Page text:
Full time higher education minus a defined career outcome has become an unaffordable and unjustifiable luxury for many. Meanwhile, research from the HR communications space is starting to suggest that getting your offspring in to a ‘good’ university is no longer the parental aspiration it once was. A higher apprenticeship, where participants hit their early 20’s with equal or greater academic qualifications to their full time university-educated peers (but with the benefit of a solid career trajectory and a healthy income) seems an incredibly logical choice to make. Yet there’s a lot of noise out there from employers saying they’re struggling to find the caliber and diversity of talent they need for the top-end STEM related apprenticeships.
My elder daughter recently went to university. Many of her friends were precisely the sort of people major employers would want to attract to their firms at age 18, so it seemed like a great opportunity for a bit of vox-pops research (I am lucky to have a child with friends that occupy the ‘pro-education, chatty with parents’ cohort). So what might be holding them back from applying for these positions?
- Lack of a prestigious qualification: A student intending to study aeronautical engineering felt he would only achieve his potential at a Russell Group university. The fact that in three years’ time he would probably be in a less advantageous place career wise with his intended employers (and certainly worse off financially) did not seem to bother him. The old thinking of ‘go to a top university, work for a top company’ held firm. His intended career destinations provided degree-level study as part of their apprenticeships, but not at institutions as high-status as he wanted to attend.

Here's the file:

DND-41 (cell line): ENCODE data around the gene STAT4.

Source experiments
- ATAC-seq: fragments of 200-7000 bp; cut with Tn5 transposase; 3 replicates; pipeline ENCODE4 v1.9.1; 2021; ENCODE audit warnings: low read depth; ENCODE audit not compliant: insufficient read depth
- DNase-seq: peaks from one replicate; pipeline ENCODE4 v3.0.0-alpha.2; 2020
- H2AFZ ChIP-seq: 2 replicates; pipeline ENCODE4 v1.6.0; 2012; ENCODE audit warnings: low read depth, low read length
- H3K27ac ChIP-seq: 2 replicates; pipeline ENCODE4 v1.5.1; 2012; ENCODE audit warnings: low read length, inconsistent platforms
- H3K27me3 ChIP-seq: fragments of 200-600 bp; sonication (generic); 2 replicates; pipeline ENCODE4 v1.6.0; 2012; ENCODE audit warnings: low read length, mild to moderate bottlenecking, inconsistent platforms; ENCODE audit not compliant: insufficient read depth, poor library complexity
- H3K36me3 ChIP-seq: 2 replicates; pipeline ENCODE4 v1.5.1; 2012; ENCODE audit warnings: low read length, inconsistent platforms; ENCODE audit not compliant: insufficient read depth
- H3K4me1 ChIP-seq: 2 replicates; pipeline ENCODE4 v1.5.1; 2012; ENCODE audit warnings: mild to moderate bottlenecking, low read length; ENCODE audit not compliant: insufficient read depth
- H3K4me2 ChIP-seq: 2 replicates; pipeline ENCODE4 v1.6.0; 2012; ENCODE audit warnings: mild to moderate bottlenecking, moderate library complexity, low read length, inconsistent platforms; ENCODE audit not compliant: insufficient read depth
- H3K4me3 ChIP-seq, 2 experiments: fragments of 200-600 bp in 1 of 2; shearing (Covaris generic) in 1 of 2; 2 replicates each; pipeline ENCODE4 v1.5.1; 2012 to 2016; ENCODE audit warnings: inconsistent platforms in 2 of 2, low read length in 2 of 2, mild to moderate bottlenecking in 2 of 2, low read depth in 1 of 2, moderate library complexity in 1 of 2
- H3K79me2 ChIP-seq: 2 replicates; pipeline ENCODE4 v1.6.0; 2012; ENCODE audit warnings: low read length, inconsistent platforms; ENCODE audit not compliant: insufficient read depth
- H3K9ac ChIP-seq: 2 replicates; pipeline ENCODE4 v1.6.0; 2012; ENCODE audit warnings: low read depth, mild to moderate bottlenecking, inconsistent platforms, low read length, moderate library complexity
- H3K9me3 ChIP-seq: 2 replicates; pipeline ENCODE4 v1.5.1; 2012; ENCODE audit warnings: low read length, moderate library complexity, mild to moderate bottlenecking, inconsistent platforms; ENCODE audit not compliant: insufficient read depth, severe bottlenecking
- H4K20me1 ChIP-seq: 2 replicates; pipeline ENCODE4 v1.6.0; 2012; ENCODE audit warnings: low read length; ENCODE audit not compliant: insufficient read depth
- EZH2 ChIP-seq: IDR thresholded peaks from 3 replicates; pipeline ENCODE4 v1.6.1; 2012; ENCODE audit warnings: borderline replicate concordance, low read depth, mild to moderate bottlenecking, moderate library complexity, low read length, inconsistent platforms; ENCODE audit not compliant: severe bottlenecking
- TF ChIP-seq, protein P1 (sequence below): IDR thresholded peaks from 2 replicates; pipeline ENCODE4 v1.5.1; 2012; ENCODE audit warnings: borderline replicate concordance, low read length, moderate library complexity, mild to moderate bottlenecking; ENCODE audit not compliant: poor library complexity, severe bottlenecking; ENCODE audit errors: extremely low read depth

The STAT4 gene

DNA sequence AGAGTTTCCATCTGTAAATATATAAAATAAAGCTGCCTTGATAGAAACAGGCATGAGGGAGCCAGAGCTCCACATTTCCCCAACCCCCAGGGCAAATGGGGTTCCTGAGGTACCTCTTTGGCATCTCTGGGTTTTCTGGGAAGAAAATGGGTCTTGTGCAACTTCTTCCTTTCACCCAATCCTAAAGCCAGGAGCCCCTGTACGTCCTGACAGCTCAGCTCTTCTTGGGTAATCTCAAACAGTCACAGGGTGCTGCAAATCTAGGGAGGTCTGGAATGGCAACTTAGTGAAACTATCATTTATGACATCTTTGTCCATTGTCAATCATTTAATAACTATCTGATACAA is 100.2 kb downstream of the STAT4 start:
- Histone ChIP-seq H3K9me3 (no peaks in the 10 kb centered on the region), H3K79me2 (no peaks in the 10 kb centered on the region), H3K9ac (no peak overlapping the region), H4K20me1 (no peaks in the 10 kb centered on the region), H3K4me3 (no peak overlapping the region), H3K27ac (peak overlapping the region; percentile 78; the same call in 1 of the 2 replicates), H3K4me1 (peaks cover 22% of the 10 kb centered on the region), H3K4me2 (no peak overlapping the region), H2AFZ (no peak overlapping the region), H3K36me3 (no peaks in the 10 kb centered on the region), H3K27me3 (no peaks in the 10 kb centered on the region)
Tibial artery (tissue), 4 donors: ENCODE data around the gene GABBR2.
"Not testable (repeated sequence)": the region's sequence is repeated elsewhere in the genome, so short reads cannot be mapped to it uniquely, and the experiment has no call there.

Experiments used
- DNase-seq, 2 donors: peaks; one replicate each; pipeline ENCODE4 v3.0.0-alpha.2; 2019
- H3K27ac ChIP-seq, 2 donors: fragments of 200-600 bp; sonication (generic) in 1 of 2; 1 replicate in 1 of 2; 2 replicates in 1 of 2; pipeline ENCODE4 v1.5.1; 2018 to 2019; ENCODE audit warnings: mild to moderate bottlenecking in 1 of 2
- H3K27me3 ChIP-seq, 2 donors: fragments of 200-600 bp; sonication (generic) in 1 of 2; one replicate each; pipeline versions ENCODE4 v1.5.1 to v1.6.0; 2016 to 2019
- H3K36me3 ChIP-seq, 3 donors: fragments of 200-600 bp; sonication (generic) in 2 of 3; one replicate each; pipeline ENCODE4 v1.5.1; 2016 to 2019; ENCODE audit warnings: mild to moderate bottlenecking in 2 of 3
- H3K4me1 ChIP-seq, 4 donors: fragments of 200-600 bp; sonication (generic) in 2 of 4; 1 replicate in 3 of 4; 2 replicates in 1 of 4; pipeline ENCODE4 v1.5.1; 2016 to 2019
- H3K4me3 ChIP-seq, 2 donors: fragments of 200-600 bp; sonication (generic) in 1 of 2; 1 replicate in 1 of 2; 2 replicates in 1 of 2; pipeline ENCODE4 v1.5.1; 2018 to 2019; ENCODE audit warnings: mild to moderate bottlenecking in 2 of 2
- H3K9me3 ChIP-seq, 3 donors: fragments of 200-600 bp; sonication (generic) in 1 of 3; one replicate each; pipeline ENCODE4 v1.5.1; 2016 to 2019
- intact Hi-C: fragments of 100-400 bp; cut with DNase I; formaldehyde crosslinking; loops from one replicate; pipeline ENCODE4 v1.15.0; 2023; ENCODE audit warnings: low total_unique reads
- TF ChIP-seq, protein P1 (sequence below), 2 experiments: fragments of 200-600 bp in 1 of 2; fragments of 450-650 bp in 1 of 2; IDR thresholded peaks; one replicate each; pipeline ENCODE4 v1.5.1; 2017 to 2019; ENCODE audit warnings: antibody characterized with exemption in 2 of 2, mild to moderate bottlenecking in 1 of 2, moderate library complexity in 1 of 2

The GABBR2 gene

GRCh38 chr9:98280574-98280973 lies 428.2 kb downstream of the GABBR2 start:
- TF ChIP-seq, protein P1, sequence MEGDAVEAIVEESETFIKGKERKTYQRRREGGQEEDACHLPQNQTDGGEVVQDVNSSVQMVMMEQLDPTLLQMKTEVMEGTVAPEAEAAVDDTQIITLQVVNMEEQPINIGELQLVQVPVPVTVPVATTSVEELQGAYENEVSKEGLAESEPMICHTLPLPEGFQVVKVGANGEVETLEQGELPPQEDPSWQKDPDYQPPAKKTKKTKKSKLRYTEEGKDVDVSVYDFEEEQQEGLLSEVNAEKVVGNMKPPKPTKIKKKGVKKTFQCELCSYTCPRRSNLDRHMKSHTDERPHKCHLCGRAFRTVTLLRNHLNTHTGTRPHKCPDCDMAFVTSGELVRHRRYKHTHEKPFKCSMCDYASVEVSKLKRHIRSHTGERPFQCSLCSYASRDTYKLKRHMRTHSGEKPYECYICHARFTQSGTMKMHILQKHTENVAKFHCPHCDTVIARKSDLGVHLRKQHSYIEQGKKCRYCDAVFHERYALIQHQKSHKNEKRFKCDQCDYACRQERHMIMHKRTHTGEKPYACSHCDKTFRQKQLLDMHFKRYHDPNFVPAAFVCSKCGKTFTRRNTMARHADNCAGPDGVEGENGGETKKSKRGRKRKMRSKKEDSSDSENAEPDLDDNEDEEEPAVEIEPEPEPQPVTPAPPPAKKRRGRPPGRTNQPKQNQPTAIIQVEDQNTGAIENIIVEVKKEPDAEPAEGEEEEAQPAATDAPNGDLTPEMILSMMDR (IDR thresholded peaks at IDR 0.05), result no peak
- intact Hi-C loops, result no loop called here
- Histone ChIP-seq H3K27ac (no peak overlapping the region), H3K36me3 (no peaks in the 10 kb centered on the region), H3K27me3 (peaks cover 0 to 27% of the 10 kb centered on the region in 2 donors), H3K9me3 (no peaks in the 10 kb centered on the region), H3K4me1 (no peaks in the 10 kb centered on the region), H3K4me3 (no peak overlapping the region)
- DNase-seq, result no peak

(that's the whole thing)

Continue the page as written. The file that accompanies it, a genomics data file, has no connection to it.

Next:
- Lack of community: Many young people still go to university for the experience. This includes the diversity of social interactions and the opportunity to pursue interests and activities that life has not yet afforded them the opportunity to do. Employers struggle to offer this when even the largest are realistically only going to hire a relatively small cohort of talent to each of their locations.
- Lack of welfare: Following on from the previous point, universities invest heavily and are assumed to provide a welfare safety net for their students. When hiring organisations have (and are content to hire from) local talent this is not much of an issue – young people will likely have the option of relying on their old networks for social and practical support. For applicants relocating this is not the case. They are away from home for the first time and there’s nobody to catch them. Call this a first world problem if you will, but transitioning in to adulthood inside the closeted confines of a campus university seems a much safer bet than moving half way across the country to an unknown area.
- Lack of careers advice: Sixth form and FE colleges still fixate on university entrance rates as a mechanism to attract new student. Every Spring, the local sixth forms in my town proudly hoist up banners declaring how many of their students make it to top universities. Are the careers teams being deliberately blind to the needs of our young people and guiding them towards what looks best for attracting new pupils to the school as opposed to what is best for the life chances of the student? The experience of my daughter and her friends seems to be that apprenticeships were suggested only to those students that were not academic high-fliers.
Research in to attraction in the apprenticeship space is still in its infancy. By virtue of its target participants, it presents challenges that are different to those in conventional graduate recruitment. If you can think of any other reasons high performing students are not swamping the inboxes of higher apprenticeship providers, please let me know in the comments section.